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Lufthansa insists a €9 billion Government bailout must have no strings, considers administration

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Lufthansa has said that it may enter administration despite the offer of a 9 billion bailout package from the German Government, since it believes that the offer is not attractive enough.

According to Suddeutsche Zeitung, Lufthansa management is not particularly happy with the conditions attached to the bailout.  It insists that the money should be handed over without any conditions and will place the carrier into receivership if the Government does not agree.

The airline is currently operating at 1% of capacity and burning through approximately 1 million per hour by its own admission.  The airline still has approximately 4.4 billion in reserves which would last it around 180 days at current spend rate.

According to the Citi analyst report we quoted last weekend, however, this gives a false image of security.  The airline has more than €4.4 billion of refunds and other debts already due and is technically insolvent.  Lufthansa CEO Carsten Spohr admits that the airline will not survive without state aid.

Lufthansa insists a €9 billion Government bailout must have no strings

A sticking point: the bailout terms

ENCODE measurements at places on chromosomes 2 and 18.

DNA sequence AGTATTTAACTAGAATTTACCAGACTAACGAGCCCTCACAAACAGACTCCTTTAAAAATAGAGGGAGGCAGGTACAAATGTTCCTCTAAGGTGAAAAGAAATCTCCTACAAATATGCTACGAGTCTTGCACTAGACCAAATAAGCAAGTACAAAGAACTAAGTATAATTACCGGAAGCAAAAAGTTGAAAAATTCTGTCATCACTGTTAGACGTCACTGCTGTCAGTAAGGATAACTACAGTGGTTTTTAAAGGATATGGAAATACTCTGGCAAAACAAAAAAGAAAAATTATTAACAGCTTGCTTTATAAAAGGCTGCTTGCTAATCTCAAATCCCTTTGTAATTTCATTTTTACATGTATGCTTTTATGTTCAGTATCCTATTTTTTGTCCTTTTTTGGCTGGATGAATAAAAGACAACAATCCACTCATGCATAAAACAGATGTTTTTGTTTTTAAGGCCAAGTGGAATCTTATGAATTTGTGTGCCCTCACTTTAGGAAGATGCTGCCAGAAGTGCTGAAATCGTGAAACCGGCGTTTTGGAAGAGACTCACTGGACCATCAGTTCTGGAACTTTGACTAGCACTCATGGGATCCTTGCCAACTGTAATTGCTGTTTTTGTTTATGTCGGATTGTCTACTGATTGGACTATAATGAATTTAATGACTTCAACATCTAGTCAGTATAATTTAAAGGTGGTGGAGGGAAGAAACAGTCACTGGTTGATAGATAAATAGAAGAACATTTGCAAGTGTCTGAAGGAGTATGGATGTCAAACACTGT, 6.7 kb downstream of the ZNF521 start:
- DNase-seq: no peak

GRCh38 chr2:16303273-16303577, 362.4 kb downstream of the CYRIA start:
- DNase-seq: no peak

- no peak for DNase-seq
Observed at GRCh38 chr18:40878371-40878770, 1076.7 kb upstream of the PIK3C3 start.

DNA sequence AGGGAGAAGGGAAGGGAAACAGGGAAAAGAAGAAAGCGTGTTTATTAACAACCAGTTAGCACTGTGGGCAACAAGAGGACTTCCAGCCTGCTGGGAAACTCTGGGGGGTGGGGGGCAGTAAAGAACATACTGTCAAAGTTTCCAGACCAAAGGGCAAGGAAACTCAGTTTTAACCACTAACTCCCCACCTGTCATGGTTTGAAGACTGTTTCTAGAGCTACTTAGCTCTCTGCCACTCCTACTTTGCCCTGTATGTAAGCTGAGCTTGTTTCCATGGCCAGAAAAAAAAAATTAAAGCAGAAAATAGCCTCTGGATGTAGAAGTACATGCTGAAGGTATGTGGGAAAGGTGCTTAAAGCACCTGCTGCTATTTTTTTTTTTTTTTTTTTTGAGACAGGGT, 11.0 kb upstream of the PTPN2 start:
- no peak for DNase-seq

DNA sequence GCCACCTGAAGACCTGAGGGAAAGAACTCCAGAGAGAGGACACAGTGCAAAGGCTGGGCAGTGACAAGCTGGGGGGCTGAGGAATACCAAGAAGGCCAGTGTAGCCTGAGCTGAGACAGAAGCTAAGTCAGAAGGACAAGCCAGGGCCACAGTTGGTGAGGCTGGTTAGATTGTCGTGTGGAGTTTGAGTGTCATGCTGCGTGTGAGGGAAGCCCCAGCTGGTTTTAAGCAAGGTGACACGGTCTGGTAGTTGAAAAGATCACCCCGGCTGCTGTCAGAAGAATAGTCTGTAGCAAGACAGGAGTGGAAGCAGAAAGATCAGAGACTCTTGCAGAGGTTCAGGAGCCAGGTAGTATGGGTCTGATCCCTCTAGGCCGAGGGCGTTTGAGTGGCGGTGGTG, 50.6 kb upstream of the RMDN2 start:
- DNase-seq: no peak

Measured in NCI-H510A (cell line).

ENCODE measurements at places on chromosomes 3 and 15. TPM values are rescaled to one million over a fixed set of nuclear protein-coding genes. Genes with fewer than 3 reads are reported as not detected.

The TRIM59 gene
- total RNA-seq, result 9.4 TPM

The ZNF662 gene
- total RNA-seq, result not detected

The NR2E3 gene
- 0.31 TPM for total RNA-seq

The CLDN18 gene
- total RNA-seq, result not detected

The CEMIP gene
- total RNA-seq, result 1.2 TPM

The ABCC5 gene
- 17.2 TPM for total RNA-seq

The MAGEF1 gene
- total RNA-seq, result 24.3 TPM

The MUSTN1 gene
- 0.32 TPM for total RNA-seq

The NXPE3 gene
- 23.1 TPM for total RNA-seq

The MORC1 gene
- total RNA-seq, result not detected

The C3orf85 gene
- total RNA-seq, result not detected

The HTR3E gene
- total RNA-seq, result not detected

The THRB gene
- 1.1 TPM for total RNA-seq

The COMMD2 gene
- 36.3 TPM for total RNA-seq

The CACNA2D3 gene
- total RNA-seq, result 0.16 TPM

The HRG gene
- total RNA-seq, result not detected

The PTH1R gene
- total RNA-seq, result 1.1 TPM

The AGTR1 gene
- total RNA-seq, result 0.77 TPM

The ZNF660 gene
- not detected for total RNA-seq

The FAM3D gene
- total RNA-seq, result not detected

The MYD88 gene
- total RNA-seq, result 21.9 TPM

At present, the German federal government is stipulating that any bailout should include a 25.1% stake in the airline and two positions on the supervisory board.

In return, Lufthansa would receive 9 billion in equity capital and loans. €5.5 billion would be provided as non-voting capital carrying an eye-watering 9% interest rate.  This is unlikely to require repayment although the interest rate has been designed to ‘encourage’ it.  A further €3.5 billion in loans would be provided by state bank KFW with potential contributions from the Belgian, Austrian and Swiss authorities.

Whilst Lufthansa says it requires a bailout, it is reluctant to give the Government a voice and become a pawn in political discussions.

The Supervisory Board is currently made up equally of Lufthansa management and employee representatives.  Lufthansa management is concerned that the two government representatives would destabilise this balance.  The employee and Government representatives could form a majority and block difficult business decisions around redundancy and restructuring.  The airline has already said there will be 10,000 job losses in the short term.

In an interview with German newspaper Die Zeit, CEO Carsten Spohr expanded on the airline’s reluctance to give away two seats on the supervisory board:

“If the Federal Republic of Germany wanted to exert too much influence on operational business tasks, perhaps the Austrian government would demand the same, and then possibly Switzerland, Belgium, Bavaria or Hessen as well. It’s very difficult to control a corporation like that.”